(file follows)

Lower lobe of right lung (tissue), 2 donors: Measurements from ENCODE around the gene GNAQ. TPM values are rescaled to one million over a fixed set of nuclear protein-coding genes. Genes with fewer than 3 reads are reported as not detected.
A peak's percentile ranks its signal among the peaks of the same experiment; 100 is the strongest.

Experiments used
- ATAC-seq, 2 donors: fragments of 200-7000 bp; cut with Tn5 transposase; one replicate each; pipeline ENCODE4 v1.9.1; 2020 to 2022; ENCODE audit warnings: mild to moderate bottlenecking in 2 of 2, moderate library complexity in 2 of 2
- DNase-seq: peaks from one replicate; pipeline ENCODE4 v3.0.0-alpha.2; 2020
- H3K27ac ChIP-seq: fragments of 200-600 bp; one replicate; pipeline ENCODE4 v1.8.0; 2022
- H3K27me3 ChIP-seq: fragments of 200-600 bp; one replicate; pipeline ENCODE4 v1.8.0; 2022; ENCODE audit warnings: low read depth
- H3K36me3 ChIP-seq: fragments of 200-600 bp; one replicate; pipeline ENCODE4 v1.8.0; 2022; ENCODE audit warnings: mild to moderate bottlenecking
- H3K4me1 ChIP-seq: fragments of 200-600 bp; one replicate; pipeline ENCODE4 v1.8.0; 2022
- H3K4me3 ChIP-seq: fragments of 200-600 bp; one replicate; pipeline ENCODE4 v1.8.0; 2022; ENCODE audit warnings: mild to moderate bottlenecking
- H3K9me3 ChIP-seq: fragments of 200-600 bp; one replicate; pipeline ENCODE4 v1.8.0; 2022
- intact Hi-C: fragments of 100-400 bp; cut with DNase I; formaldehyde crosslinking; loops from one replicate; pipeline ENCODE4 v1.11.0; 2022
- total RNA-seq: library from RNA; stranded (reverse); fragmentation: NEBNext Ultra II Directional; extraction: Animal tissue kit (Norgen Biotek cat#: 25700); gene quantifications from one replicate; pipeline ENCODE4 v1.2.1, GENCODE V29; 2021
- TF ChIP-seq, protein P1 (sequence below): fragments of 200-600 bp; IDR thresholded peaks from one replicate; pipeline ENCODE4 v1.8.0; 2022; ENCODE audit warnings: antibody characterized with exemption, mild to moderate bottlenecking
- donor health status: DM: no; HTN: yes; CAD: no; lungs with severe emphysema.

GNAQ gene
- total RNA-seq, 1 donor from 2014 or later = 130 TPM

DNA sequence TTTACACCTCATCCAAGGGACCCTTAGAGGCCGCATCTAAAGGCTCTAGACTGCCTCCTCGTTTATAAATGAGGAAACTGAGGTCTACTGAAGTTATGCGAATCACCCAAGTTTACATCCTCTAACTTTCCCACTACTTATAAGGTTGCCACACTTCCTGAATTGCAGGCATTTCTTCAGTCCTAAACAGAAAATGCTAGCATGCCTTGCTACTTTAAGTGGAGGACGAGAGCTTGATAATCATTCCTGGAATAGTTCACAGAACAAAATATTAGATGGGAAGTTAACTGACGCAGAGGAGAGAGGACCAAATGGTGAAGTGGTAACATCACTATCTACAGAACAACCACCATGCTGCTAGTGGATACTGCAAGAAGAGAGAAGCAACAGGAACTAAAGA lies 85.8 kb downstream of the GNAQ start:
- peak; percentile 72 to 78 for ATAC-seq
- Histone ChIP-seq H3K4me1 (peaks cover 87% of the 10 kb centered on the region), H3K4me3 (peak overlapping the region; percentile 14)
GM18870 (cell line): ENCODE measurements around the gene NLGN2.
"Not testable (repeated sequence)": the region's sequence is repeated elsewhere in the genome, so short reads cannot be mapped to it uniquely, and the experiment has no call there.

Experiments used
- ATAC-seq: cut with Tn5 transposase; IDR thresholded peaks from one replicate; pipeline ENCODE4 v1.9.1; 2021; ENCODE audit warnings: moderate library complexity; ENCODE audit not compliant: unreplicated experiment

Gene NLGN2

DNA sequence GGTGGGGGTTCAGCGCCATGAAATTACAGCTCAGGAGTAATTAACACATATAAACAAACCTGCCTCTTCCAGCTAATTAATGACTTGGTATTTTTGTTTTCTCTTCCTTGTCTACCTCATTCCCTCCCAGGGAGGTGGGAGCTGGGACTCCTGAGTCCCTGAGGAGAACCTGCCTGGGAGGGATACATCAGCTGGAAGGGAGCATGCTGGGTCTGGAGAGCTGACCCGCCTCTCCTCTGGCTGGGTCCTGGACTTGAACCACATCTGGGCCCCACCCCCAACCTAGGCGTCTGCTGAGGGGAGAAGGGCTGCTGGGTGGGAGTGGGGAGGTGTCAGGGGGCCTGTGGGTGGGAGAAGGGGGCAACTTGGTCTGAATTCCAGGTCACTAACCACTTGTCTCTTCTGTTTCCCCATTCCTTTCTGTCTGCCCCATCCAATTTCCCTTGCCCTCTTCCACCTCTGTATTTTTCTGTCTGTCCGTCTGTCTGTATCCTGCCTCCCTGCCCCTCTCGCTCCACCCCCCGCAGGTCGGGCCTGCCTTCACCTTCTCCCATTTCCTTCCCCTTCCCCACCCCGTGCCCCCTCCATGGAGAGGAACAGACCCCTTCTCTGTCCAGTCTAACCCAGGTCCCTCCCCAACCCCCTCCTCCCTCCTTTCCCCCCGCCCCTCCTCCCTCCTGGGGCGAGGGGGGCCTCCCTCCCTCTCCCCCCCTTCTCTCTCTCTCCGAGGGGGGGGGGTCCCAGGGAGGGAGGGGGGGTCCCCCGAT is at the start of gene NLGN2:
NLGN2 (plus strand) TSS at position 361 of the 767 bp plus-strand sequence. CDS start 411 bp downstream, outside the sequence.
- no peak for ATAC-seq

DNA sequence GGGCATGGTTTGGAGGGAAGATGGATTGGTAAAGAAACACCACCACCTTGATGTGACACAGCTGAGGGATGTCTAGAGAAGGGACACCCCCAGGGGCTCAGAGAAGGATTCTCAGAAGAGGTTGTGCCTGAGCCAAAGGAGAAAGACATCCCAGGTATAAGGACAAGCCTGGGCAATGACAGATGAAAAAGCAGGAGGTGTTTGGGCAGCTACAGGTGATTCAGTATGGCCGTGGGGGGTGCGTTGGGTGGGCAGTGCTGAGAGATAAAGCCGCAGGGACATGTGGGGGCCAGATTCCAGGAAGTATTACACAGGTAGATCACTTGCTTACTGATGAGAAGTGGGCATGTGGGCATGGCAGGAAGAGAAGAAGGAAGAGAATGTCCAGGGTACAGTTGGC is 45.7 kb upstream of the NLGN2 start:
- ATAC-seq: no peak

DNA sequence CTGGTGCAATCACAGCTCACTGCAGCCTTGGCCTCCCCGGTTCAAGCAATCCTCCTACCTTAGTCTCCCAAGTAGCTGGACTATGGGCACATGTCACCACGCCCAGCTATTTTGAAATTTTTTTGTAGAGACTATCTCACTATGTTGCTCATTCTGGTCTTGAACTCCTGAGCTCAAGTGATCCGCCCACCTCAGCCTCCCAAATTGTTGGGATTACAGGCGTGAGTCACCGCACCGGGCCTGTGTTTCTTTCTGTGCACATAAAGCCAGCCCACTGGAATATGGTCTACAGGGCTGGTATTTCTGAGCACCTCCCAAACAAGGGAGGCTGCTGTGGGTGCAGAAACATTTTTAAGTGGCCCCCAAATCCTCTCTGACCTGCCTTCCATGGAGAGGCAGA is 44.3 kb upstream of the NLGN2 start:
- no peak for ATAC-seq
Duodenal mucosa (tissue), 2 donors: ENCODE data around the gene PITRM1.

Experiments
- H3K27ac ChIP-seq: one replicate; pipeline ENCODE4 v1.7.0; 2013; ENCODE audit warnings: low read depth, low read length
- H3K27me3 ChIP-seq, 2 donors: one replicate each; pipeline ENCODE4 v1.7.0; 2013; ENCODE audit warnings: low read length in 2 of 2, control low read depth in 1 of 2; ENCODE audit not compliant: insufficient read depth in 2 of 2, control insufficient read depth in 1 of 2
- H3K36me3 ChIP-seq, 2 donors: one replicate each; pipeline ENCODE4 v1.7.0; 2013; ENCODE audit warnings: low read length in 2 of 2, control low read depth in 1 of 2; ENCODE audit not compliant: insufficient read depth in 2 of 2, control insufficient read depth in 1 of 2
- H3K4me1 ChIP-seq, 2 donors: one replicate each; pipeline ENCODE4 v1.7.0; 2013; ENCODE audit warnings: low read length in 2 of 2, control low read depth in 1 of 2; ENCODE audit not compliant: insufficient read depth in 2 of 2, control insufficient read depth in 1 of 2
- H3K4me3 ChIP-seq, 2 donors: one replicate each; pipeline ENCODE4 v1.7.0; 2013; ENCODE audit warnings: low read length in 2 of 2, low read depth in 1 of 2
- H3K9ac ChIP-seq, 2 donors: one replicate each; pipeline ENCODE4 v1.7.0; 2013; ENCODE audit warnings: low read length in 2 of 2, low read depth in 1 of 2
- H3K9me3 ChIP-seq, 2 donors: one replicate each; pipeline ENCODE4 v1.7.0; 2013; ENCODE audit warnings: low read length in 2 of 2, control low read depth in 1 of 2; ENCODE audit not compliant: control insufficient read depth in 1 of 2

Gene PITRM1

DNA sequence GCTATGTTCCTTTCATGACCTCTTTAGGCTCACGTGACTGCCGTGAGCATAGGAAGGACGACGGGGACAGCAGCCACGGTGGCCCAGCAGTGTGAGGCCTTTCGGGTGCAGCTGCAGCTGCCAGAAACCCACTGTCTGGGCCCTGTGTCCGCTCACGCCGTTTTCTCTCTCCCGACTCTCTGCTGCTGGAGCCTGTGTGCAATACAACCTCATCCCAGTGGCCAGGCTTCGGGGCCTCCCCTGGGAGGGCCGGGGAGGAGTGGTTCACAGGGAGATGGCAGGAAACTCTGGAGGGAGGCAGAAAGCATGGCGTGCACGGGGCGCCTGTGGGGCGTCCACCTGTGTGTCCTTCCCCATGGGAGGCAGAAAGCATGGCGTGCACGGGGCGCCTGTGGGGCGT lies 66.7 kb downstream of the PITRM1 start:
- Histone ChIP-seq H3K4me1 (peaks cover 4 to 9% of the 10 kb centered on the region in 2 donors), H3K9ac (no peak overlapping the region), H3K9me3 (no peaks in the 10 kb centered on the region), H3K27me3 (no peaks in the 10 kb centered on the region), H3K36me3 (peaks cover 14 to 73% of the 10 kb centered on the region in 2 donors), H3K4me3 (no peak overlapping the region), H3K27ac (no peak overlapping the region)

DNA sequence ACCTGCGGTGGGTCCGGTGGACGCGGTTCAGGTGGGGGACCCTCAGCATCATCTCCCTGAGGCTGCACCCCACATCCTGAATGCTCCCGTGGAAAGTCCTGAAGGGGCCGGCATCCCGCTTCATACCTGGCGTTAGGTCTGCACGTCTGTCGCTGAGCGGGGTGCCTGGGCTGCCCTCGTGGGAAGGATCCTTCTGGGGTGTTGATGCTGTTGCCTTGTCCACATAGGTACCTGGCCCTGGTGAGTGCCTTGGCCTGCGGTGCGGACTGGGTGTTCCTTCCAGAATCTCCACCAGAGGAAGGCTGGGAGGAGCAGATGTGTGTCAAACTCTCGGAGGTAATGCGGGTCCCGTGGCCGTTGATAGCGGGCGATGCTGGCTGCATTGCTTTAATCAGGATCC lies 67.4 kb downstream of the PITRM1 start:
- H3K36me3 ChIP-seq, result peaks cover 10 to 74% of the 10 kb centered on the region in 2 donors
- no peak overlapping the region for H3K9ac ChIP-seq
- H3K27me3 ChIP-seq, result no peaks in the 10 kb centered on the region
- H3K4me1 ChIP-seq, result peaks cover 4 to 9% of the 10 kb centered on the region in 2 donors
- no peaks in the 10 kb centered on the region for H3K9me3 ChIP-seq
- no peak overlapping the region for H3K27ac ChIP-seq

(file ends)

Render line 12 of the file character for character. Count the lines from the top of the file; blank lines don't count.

- intact Hi-C: fragments of 100-400 bp; cut with DNase I; formaldehyde crosslinking; loops from one replicate; pipeline ENCODE4 v1.11.0; 2022